Underwood considers these stakes acceptable for the game he’s playing. This, frankly, is not a man who can admit powerlessness.
Russo has a hard time admitting powerlessness as well. This stubbornness reflects in how little he participates in the AA meetings that Stamper drags him to. “He never shares anything,” Stamper says. While there’s no requirement that you share something at an AA meeting to earn your place, openness about your inability to deal with your addiction alone is an essential step.
But Russo doesn’t clean up because he wants to repair his life. He cleans up because he wants to earn Underwood’s trust and become governor of Pennsylvania. Getting sober is a means to an end. He’s using that motivation – the chance for political glory – as a lever to help him stay on the wagon. But when that carrot is taken away, in a deliberate ploy by Stamper and Underwood, he has nothing left to stay sober for.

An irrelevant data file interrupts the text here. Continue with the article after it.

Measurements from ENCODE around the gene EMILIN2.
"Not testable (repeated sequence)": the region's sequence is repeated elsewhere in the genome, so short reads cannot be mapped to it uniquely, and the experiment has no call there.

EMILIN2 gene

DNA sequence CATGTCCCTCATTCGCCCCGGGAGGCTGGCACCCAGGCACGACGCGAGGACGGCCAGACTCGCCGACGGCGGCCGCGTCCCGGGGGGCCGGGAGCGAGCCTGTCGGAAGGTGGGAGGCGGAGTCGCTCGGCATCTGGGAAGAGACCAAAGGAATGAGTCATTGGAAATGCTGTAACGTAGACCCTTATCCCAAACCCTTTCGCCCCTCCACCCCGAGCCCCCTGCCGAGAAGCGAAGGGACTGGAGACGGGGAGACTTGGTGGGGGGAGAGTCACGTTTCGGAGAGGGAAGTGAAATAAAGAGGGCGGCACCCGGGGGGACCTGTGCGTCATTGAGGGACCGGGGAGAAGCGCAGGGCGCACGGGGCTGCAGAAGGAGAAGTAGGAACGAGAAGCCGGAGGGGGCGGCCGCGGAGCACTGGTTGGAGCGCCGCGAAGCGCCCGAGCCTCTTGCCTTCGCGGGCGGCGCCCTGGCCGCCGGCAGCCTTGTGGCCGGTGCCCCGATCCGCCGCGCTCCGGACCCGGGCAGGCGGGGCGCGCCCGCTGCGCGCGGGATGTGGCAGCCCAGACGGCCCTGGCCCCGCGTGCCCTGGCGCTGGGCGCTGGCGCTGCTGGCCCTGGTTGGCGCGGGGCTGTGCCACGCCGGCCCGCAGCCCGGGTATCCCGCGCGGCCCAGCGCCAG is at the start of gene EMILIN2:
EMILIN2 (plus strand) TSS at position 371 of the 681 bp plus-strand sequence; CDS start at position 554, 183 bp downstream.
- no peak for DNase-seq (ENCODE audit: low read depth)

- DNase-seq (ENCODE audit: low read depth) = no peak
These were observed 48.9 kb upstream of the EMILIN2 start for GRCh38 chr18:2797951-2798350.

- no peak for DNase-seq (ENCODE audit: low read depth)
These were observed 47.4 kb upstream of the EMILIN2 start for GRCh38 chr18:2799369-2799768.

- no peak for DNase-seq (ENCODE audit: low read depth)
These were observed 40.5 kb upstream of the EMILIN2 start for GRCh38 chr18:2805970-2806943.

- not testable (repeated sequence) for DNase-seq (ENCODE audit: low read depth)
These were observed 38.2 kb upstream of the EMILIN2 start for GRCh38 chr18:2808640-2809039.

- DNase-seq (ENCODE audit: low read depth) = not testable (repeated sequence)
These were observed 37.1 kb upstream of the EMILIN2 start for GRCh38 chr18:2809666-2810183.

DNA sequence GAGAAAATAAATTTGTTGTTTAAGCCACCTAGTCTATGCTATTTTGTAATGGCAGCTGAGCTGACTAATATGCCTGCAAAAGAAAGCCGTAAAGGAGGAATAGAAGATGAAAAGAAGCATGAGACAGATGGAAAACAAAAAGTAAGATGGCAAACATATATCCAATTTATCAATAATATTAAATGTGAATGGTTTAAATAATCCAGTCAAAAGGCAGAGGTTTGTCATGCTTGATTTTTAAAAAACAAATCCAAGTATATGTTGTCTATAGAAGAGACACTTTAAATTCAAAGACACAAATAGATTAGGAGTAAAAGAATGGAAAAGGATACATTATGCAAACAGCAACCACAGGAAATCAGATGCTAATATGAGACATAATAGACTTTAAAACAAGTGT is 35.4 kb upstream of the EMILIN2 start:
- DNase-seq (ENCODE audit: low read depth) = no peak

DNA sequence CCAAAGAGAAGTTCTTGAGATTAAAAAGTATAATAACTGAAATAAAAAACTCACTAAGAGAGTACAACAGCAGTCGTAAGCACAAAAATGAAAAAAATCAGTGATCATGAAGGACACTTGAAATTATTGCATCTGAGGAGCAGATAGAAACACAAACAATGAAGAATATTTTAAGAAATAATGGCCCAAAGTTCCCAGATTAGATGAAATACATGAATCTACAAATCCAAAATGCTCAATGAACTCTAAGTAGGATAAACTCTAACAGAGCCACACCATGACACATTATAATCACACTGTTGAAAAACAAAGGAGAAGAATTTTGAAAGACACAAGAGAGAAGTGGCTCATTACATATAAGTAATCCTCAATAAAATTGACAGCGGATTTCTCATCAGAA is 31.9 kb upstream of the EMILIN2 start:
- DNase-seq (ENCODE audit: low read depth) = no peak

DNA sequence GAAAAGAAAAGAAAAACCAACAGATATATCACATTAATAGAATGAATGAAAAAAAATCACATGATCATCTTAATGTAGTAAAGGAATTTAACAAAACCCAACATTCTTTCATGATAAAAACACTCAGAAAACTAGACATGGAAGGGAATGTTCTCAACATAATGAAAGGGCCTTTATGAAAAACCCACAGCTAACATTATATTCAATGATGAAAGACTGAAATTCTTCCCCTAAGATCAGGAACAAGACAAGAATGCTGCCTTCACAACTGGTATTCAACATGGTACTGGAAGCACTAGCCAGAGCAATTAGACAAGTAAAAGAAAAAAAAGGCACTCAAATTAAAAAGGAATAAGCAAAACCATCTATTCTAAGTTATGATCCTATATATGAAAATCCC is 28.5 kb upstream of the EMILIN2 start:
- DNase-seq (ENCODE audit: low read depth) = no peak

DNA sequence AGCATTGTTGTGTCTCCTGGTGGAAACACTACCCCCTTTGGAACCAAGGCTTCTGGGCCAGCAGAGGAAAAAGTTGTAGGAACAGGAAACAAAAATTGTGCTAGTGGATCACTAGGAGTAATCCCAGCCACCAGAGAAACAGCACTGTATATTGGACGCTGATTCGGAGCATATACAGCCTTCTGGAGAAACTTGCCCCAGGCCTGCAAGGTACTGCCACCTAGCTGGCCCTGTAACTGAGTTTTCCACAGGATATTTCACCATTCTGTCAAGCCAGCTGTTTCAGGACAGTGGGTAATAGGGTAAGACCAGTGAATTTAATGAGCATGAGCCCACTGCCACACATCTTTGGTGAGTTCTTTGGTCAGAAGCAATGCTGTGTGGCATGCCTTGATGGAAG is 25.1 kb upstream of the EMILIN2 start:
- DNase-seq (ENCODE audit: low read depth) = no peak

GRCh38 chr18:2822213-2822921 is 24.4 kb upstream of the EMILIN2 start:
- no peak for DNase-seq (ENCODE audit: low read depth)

To live and work in Washington means to seek after power or serve those who do. It’s a city that produces no exports but law, fulfills no need but legislation. You’re there because you want to sway human affairs. The thing I found hardest to believe about House of Cards is that the Washington it depicts has any AA chapters at all. Can you imagine a sitting member of Congress running the risk of being photographed outside a church basement? Can you imagine a member of the Ways and Means committee seeking to make amends to those he had harmed?
(In real life, there are doubtless actual support groups in DC that operate with healthy discretion. But this is the DC of House of Cards, where people are more rabid and cruel than in the world we recognize)
So Russo cannot own up to his powerlessness and, as such, his powerlessness overtakes him again. Underwood can’t admit to his powerlessness either, but he appears to end S1 on an upswing. His schemes have triumphed and he’s about to be selected to replace the resigning Vice President. But is he in control, or is he just bouncing between relapses?